Beauty in a Pandemic?: A Queer Discovery

Beauty in a Pandemic?: A Queer Discovery March 31, 2020

In a matter of weeks, our worlds have been upended and reforged. Because of the Coronavirus, we now attend classes virtually and work from home–which are modifications that help us to maintain our typical schedules. But when we’re through with those responsibilities, we find ourselves still at home, with several hours left of our day, feeling boredom and hunger that no number of visits to our kitchen cabinets or pantries, or hours spent binging on our favorite Netflix TV shows and movies, can mitigate.

At the end of each day, there’s still something “there” that keeps us awake at night and forces us to ponder. It’s the desire for something more out of life, the feeling of an insatiable emptiness, a longing for Him. It’s perhaps the result of seeking short term answers to a problem that is far more long term and interconnected with our being. I invite you to turn to God during this unprecedented and difficult time, as He is in fact the only one who can fill up that void.

More recently, I’ve thought about what all of that means. What does it mean to be filled up with God’s love? The answer, I realized, has always been difficult for me to put into words. It’s one of those things, I guess, that you feel.

The most salient example of this “fullness” in my own life was when I came out to my parents. It was an Autumn night in November and I had decided, after several hours of pondering in between my steps, to enter my parents’ room from the hallway outside. There they were, on their Queen-sized mattress, snuggling together in an act of love for each other. I interrupted them.

“I have to tell you something,” I said.

My dad, who usually does the talking, answered me, “What is it, son?” Not only did I lack an answer, but I immediately burst into tears. At that moment, I remembered all the reasons I had curated for not telling them. My coming out, I reasoned, might forever change the way they see me. I pondered, playing different scenarios in my head. At this point, well over an hour after I had entered, I had made my way onto their bed, like an infant seeking the love and affection of its parents. And in truth, I was. I had not been able to grow, because I had never been able to reconcile being gay and Catholic. But now I sought after the opinion which mattered most to me: that of my parents. My mom caressed me, the way she would when I was 4. Her fingers made their way through my hair. The time continued to pass. And, finally, I decided, it was now or never.

“God, fill me with courage,” I implored. It was then that the words finally made their way out, “I’m gay.”

I closed my eyes in preparation for my whole life to change. But when I opened them, I was shocked to see their demeanor hadn’t really changed. And more surprisingly, I saw something in their eyes I had never seen before. It was a look that melted me, made me feel embraced without them touching me physically. It was love.

“Jacob, we still love you, and always will, just as you are, no matter what,” my dad said. My mom nodded her head in agreement. I felt as if God was speaking to me. I had always heard that He loved me as I am. But at that moment, His word became flesh in my life. I felt happiness unlike any other, indescribable by words. I felt at ease, more than ever before in my life and, in that peace, I closed my eyes and fell asleep, embraced by my mom.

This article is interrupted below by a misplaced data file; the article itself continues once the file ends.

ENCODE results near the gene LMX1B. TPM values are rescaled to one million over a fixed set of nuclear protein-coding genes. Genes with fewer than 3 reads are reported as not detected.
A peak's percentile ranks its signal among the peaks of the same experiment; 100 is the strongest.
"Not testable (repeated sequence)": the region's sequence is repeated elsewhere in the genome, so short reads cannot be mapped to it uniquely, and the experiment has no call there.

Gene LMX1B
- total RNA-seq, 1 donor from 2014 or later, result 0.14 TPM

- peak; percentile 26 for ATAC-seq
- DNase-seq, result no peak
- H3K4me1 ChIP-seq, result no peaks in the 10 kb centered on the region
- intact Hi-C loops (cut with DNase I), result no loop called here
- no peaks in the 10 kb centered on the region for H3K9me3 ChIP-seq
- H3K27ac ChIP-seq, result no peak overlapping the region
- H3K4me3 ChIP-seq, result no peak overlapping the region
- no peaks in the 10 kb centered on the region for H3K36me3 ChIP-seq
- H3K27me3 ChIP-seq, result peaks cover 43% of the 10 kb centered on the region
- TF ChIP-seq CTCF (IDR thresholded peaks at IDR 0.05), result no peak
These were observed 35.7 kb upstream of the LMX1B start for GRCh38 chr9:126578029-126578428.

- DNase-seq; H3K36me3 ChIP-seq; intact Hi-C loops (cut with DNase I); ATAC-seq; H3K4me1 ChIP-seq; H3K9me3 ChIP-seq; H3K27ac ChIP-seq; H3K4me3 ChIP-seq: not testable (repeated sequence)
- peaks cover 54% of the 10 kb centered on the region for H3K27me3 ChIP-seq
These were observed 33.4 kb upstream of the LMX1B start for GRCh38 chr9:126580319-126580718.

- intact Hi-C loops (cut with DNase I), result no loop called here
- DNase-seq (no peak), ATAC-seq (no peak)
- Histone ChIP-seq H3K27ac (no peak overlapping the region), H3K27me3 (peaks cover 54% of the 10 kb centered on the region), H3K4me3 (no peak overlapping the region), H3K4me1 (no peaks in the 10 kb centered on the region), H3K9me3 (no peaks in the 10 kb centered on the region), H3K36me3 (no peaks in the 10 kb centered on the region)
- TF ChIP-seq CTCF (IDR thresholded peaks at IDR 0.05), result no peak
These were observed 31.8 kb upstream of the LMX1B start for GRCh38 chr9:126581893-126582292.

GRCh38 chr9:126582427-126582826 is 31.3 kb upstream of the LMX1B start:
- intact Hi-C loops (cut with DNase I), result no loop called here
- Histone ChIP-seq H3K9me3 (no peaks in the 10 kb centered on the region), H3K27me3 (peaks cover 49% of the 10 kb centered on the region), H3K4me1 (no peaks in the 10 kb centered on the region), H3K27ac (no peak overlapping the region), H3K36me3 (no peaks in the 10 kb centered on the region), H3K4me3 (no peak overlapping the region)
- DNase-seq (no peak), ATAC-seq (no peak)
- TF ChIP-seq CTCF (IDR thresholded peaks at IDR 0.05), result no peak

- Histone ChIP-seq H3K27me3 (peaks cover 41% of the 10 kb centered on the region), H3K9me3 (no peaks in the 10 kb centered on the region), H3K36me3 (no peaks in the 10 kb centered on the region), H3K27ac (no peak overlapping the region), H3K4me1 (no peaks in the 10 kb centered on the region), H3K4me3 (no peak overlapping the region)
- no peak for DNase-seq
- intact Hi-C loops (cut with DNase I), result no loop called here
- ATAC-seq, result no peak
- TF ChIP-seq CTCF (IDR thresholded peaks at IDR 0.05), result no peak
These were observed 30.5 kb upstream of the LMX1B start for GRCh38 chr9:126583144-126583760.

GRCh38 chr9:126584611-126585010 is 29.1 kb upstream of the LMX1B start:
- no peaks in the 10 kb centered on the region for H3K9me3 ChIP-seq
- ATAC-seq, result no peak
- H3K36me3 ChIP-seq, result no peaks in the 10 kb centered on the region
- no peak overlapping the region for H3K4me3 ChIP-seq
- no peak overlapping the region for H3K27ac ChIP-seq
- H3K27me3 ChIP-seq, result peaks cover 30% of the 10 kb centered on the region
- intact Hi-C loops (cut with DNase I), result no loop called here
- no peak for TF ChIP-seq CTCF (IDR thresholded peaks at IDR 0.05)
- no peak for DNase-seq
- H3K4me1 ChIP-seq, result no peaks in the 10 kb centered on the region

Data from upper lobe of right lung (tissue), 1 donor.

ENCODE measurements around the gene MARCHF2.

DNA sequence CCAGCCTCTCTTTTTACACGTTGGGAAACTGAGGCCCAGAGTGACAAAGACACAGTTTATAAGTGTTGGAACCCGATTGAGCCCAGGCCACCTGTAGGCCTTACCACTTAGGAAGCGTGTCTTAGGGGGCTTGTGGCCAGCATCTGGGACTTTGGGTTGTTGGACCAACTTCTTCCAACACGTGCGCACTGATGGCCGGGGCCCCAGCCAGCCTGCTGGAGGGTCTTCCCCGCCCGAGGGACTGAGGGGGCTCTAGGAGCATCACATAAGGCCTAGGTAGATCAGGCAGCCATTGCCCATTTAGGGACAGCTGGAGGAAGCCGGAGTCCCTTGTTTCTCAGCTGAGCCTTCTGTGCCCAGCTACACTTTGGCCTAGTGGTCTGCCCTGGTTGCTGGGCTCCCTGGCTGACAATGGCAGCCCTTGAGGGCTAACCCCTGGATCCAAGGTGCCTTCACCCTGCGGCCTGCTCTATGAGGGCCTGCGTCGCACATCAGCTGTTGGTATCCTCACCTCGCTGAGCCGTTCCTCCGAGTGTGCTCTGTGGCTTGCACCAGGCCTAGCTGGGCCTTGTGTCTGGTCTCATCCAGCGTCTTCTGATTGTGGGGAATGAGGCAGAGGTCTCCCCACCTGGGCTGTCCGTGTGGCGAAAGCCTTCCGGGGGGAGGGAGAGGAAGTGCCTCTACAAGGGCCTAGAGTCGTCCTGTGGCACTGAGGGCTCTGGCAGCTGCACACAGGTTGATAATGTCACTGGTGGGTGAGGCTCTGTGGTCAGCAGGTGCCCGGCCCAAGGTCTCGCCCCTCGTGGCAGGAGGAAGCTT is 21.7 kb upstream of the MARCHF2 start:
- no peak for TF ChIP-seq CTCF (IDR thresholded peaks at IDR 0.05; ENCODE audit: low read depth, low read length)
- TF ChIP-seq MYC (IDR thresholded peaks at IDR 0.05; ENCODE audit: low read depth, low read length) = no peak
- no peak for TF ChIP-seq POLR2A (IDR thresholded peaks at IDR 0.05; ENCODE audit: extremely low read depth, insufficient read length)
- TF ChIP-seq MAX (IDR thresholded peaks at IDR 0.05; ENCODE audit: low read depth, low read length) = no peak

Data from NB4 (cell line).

In retrospect, this experience of coming out, and other experiences I’ve had of God’s love, have taught me that, oftentimes, all I have to do to feel His love is open my heart to Him—choose Him. But, more often than not, I’ve chosen the path I know will destroy me. I’ve chosen short term answers to my long term desire for Him: I’ve smoked my reality away, fornicated to “feel,” and many more things I’m not particularly proud of.

This virus has allowed me to experiment with change. I’ve made an effort to let God be my strength—to be filled up by Him and only Him. And I’ve noticed one thing in particular: because I’m not actively trying to distract myself from that longing for Him, the beauty in everyday life is so much easier to see.

I can see clearly the beauty of having a family who loves me for who I am, cares about my day-to-day activities and waits for me to come home from a long day at school. I can see clearly the beauty of having 8 siblings and still another on the way. I can see clearly the beauty in the suffering I have endured over the years, the emotional ups and downs, the friendships I have upended but, with time, reforged to be stronger than ever. I can see clearly the beauty in having a community to celebrate the Word of God and receive Holy Communion with, even though we now can only do so from home.

In this light of being able to see beauty more clearly, I have begun to write and take photos more. Writing and photography, in particular, have been ways for me to clear my mental “haze.” With writing, I can put down into words how I feel. With photography, I can capture the beauty I see with my eyes and preserve it in the digital realm, to look back on when I need encouragement.

I feel fortunate to have been taught by the people I’ve encountered at school and beyond that there is beauty in everyday life and, further, that it is possible to see it. And the Coronavirus, in all its terribleness, has served as the circumstance I needed to push me to really “see” what’s around me, and be grateful to God for each day more of a beautiful life.

Here are some moments I’ve captured this past week that I found beautiful:

About Jacob Anthony Amaro
Jacob Anthony Amaro is currently a college student at Rutgers University in New Brunswick, NJ. His passions include writing and photography. You can read more about the author here.

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